Shhh…Don’t Tell Anyone

Yelapa Vignettes

Yelapa (pronounced J-lapa) is located at the southernmost tip of Banderas Bay in Mexico. It turns out the geography which has made life more difficult in many ways has also been key in keeping life simple here. There are no roads that are car worthy connecting this settlement to the other towns further up and down the coast. It is rugged and mountainous and paths connect the houses built along the river valley to the town. Supplies, food and visitors come by boats which regularly do the commute between here and Puerto Vallarta forty-five minutes away. Electricity arrived in 2001 and is still limited so a flashlight is needed at night.


This town awakes slowly. It gets lighter about 6:30 this time of year but the sun doesn’t poke above the mountains until 7:40. The Yelapa dogs are the first to rouse and spend the early morning chasing the shore birds and swimming back and forth in the river. The lucky ones find plastic bottles and bring them to the beach to greet the first visitors arriving by water taxi.


The widest paths here are made of a very rough cobblestone and are about 3 meters wide – just wide enough to accommodate the burros/mules and small horses that ply these paths transporting people and supplies. (They are not quite wide enough for the four wheelers that are beginning to take hold here.)

We spend our mornings  hiking while it is still cool enough to explore. There is a one hour hike to the waterfall upriver that takes you on narrow, dusty, boulder strewn paths past small rancheros. The vegetation is lusher here in the river valley.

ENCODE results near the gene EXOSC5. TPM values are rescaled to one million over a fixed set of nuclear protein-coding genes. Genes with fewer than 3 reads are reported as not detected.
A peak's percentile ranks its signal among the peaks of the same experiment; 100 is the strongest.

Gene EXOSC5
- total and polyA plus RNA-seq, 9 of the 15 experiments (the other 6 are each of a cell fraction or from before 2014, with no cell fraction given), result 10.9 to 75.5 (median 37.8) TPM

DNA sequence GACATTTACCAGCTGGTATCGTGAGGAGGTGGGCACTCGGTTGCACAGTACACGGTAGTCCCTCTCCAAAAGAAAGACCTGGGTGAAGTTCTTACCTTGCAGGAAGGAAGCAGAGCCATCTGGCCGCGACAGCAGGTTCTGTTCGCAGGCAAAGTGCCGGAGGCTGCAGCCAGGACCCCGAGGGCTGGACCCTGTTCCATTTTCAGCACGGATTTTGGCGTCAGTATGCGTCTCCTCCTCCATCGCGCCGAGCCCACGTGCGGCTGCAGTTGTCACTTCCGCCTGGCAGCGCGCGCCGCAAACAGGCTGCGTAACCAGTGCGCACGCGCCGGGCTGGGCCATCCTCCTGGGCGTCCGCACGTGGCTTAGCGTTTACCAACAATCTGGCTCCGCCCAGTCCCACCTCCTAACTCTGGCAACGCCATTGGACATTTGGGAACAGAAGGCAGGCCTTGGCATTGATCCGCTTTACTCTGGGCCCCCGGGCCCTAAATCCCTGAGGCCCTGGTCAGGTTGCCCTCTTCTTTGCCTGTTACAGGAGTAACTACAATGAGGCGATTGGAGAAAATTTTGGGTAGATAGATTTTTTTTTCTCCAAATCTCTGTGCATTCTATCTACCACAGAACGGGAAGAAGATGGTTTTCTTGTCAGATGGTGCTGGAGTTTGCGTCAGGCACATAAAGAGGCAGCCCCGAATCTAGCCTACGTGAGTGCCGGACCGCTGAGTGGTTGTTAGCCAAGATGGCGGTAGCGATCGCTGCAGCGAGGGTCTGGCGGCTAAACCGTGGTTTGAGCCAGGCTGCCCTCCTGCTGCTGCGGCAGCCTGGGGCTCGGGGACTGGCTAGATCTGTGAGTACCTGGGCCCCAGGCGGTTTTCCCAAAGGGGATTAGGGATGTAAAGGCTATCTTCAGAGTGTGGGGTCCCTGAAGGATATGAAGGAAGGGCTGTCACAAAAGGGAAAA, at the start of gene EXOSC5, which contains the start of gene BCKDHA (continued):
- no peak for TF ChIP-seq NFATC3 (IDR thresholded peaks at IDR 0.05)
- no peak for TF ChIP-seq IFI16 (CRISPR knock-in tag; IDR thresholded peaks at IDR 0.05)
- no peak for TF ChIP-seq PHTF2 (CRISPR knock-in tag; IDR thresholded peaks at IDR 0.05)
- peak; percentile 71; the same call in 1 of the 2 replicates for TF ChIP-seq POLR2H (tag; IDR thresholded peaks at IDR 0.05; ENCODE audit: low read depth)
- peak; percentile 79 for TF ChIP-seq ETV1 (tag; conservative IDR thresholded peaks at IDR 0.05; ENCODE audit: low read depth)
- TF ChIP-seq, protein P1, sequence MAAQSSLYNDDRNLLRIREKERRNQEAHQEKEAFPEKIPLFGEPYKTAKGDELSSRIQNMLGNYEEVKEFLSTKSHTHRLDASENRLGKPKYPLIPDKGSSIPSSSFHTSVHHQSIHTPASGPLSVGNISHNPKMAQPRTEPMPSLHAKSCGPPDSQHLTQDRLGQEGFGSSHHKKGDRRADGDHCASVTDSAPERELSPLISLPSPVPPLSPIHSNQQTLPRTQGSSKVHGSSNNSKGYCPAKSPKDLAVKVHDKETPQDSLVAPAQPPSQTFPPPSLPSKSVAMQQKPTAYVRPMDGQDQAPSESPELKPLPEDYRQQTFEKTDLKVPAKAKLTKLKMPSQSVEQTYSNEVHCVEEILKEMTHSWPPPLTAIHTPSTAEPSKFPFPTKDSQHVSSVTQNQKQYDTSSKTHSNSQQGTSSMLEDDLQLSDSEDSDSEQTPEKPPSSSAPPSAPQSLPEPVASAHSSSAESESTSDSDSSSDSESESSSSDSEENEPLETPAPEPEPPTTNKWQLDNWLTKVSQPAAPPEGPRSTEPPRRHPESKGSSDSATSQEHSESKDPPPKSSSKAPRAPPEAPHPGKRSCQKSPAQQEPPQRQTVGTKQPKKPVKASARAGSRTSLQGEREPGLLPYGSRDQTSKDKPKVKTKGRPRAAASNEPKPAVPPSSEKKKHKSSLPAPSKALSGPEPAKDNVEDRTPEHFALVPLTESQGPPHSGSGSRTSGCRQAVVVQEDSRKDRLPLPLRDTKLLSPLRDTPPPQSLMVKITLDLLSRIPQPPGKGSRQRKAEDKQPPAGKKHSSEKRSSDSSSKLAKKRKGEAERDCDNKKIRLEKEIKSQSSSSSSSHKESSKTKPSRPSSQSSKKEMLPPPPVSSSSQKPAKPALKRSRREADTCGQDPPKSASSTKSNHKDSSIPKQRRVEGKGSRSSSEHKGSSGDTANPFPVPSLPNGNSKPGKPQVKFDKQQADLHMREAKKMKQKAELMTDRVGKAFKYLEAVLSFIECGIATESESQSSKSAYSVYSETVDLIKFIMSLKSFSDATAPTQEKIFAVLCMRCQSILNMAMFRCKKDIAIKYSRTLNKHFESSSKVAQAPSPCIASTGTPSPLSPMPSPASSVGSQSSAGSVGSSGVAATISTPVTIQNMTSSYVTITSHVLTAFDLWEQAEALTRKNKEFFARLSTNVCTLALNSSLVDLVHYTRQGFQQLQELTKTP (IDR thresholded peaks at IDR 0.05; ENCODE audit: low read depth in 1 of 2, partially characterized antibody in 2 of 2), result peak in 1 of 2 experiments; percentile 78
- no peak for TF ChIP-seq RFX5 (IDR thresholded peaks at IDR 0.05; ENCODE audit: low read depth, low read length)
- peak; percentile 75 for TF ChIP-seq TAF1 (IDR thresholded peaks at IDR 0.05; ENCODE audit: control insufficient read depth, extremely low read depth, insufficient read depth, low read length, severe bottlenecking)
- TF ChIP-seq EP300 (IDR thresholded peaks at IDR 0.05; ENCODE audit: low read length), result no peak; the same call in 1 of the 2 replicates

Yesterday we found the infamous mountain road to Chacala that can only be reached by truck and starts high above the village. It is a long, bumpy road that winds its way up and over the mountains. The trucks can’t get down into the village but a few are parked where the road becomes passable to them. I was trying to imagine what this trip would be like as I looked up the sinuous path and to the top of the first mountain that needed to be climbed. Not for the faint hearted.

One of our favourite walks is to the point with stunning ocean vistas. You might pass a burro or two carrying bags of cement to a building site further up the way.


It is quiet here. The beach which is in the protected bay gets busy around noon when the IMG_2213tourist boats from Puerto Vallarta bring in the day visitors. They are gone by four and the beach chairs are mostly empty by then. The restaurants on the beach close early with only a few people lingering after hours to watch the sunset or eat at one of the beach restaurants that stay open after the tourists leave.

Yelapa is not for everyone. The terrain is mountainous and rugged and there are lots of stairs to climb. The accommodations are rustic for the most part.  But if taking a break from things a little off the beaten path appeals, this just might be the place for you. It is small and intimate and faces quickly become familiar – the waiter by night becomes the water taxi driver by day.

For this winter weary traveller, I leave Yelapa grateful that for a time I am able to “rest in the grace of the world, and am free.”

*Last line courtesy of Wendell Berry and his poem The Peace of Wild Things.


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